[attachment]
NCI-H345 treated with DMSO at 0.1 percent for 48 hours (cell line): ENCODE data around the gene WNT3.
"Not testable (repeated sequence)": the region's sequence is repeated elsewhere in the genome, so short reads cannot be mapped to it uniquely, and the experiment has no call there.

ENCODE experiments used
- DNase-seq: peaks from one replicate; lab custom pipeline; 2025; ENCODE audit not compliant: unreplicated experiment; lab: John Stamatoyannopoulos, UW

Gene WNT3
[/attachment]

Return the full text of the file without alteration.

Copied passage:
NCI-H345 treated with DMSO at 0.1 percent for 48 hours (cell line): ENCODE data around the gene WNT3.
"Not testable (repeated sequence)": the region's sequence is repeated elsewhere in the genome, so short reads cannot be mapped to it uniquely, and the experiment has no call there.

ENCODE experiments used
- DNase-seq: peaks from one replicate; lab custom pipeline; 2025; ENCODE audit not compliant: unreplicated experiment; lab: John Stamatoyannopoulos, UW

Gene WNT3